239 F2d 387 Matter of the Application of Linus E Russell

239 F.2d 387

Matter of the Application of Linus E. RUSSELL.

Patent Appeals No. 6227.

United States Court of Customs and Patent Appeals.

November 30, 1956.

Tom Walker, Dayton, Ohio, and Vernon A. Dorsey, Washington, D. C., for appellant.

Clarence W. Moore, Washington, D. C. (H. S. Miller, Washington, D. C., of counsel), for the Commissioner of Patents.

Before JOHNSON, Chief Judge, and O'CONNELL, WORLEY, RICH, and JACKSON (retired), Judges.

WORLEY, Judge.

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This is an appeal from the decision of the Board of Appeals of the United States Patent Office affirming the rejection by the Primary Examiner of the single claim of appellant's application for a patent on a design for a pump, on the ground of lack of invention over appellant's prior patent, Des. 170,387. The appealed claim is as follows:


"The ornamental design for a pump substantially as shown and described."


The references relied on are:


  North                       385,319          June 26, 1888.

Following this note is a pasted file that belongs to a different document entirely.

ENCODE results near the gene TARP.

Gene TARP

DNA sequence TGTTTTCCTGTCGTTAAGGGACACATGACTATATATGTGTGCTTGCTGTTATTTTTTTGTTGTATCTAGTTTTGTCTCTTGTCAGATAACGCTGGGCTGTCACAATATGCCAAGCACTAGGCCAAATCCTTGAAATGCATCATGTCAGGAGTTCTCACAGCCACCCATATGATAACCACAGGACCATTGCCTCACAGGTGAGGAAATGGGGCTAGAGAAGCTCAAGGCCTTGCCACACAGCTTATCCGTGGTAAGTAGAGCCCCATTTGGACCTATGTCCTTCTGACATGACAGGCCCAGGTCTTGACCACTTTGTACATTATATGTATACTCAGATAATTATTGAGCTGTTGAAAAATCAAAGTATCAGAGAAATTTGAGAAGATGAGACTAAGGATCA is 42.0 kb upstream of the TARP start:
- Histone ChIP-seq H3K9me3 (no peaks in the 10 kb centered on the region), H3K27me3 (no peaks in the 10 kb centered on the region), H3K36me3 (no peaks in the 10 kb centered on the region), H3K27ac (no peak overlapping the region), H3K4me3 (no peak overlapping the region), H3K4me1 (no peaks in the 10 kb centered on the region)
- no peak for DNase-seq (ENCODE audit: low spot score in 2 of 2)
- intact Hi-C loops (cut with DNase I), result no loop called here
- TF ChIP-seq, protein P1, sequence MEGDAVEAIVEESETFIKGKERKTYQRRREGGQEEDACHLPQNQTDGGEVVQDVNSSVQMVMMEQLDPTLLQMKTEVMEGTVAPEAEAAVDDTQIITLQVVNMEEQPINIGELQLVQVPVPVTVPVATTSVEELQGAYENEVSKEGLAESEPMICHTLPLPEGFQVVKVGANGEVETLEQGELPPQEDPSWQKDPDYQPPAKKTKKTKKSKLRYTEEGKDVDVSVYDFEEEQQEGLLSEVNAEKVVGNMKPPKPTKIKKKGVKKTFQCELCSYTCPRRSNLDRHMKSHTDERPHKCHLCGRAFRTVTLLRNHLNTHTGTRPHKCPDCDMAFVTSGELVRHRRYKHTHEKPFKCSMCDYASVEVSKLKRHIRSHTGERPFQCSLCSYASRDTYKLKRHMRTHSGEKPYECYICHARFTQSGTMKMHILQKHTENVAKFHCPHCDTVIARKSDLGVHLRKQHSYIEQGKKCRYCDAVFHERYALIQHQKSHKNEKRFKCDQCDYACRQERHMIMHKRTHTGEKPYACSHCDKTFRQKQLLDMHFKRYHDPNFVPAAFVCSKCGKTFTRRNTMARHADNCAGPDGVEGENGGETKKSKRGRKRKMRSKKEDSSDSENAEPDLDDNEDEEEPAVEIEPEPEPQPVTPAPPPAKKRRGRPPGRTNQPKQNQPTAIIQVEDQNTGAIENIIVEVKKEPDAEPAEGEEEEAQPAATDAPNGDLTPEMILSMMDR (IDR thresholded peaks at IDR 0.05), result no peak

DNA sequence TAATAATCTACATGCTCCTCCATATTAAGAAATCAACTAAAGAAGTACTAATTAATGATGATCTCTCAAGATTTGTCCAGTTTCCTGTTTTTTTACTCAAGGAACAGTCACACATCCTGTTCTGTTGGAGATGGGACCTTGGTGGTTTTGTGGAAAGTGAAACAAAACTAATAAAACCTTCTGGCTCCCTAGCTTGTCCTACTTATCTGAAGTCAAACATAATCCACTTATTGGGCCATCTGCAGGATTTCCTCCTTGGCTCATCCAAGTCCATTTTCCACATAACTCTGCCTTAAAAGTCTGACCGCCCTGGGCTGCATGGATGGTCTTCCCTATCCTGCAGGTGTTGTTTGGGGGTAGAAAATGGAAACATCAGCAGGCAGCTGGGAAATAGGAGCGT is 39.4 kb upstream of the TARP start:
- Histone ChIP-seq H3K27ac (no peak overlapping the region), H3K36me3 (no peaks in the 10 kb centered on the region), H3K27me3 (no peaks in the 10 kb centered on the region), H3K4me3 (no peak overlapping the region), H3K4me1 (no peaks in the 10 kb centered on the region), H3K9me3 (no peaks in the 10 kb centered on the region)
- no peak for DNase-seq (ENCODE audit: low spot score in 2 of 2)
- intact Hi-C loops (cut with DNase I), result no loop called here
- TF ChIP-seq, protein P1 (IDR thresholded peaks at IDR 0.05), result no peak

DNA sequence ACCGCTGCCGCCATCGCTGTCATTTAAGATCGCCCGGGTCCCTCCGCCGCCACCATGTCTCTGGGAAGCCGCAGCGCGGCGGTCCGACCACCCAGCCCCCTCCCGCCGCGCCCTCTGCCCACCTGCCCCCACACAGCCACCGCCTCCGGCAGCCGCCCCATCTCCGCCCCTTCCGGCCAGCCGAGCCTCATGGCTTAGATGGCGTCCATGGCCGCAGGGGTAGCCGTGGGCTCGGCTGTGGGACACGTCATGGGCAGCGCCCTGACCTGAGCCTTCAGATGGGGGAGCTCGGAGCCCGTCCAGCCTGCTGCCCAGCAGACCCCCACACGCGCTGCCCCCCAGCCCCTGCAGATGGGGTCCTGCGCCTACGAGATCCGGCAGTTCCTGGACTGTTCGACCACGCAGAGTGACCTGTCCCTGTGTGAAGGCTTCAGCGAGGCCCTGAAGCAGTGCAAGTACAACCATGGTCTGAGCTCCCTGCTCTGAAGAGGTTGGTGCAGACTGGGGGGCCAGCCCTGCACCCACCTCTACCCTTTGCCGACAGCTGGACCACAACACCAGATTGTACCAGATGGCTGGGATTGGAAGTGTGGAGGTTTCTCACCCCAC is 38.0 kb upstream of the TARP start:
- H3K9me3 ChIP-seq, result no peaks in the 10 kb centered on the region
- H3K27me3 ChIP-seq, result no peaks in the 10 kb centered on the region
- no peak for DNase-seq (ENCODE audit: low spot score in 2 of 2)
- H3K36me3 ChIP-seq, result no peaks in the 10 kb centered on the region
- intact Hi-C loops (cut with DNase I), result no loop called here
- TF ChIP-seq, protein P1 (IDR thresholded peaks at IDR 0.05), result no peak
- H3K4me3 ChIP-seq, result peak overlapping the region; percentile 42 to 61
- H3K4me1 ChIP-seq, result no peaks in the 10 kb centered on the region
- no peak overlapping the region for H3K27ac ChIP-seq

Tucker                    D-107,465          December 14, 1937.
  Peters et al.             2,557,139          June 19, 1951.
  Russell                   D-170,387          September 8, 1953.

Appellant's application discloses a pump comprising a cylindrical body having generally circular and closure plates, each of which is provided, at spaced points around its circumference, with four projecting lugs. The corresponding lugs in the two end plates are joined by axial tie rods which lie parallel to the cylinder. The lower end plate is provided with two projections on which the feet of the individual using the pump may be placed to hold it in position. The upper end plate has two couplings to which hoses may be connected, and the lower plate has an upwardly extending Y-shaped coupling member to which hoses may also be connected. The pump is provided with the conventional central operating rod.


The North patent shows a pump provided with four axial tie rods, while the Tucker patent shows a cylindrical gear case flusher provided with three such rods.


The Peters patent shows a pump of the same general type as both appellant's application and patent, the pump being provided at its lower end with foot-receiving projections.

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The Russell patent, No. D-170,387, granted to appellant September 8, 1953, on an application filed on the same day as the instant application, shows a pump structure generally similar to that of the appealed application, but having three axial tie rods instead of four, and a single hose coupling, rather than two, at each end. Additionally, the hose connection at the lower end of the pump extends downwardly, whereas the corresponding coupling in the appealed application extends upwardly; nor does the patent show projections for receiving the feet of the operator.